can be used for typesetting, but no  format  is  preloaded,  and
              basic initializations like setting catcodes may be required.

       -interaction mode
              Sets  the  interaction  mode.  The mode can be either batchmode,
              nonstopmode, scrollmode,  and  errorstopmode.   The  meaning  of
              these modes is the same as that of the corresponding \commands.

       -ipc   Send  DVI  output  to a socket as well as the usual output file.
              Whether this option is available is the choice of the installer.

              As -ipc, and starts  the  server  at  the  other  end  as  well.
              Whether this option is available is the choice of the installer.

       -jobname name
              Use  name for the job name, instead of deriving it from the name
              of the input file.

       -kpathsea-debug bitmask
              Sets path searching debugging flags according  to  the  bitmask.
              See the Kpathsea manual for details.

       -mktex fmt
              Enable mktexfmt, where fmt must be either tex or tfm.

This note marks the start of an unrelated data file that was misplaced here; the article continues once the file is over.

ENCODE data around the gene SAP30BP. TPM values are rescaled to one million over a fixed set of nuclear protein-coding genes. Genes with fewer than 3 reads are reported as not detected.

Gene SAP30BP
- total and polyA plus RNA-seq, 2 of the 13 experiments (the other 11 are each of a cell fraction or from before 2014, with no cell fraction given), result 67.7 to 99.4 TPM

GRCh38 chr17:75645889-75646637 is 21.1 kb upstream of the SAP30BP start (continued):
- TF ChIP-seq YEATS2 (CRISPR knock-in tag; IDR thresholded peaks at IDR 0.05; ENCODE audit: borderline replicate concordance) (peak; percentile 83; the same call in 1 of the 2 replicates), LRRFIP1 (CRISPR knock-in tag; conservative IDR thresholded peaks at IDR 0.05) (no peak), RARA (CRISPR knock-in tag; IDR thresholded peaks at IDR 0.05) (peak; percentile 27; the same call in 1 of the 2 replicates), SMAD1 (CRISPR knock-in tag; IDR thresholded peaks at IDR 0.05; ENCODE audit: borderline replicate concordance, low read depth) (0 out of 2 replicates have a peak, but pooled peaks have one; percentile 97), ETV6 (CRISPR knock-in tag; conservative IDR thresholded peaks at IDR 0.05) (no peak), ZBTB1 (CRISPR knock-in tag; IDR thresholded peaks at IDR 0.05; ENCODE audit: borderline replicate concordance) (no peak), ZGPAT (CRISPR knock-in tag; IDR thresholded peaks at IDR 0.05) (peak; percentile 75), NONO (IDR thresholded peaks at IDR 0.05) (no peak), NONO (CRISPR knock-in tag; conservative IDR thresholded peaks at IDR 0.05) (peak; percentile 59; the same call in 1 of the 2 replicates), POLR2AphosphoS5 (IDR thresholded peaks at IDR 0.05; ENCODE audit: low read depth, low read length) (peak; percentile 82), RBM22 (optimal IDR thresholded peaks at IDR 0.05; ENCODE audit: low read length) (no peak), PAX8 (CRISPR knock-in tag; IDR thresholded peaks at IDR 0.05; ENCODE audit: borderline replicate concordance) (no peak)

-mltex Enable  MLTeX  extensions.   Only  effective in combination with

       -no-mktex fmt
              Disable mktexfmt, where fmt must be either tex or tfm.

       -output-comment string
              Use string for the DVI file comment instead of the date.

       -output-directory directory
              Write  output  files  in  directory  instead  of   the   current
              directory.   Look  up input files in directory first, then along
              the normal search path.  See also description of the TEXMFOUTPUT
              environment variable.

              If the first line of the main input file begins with %& parse it
              to look for a dump name or a -translate-file option.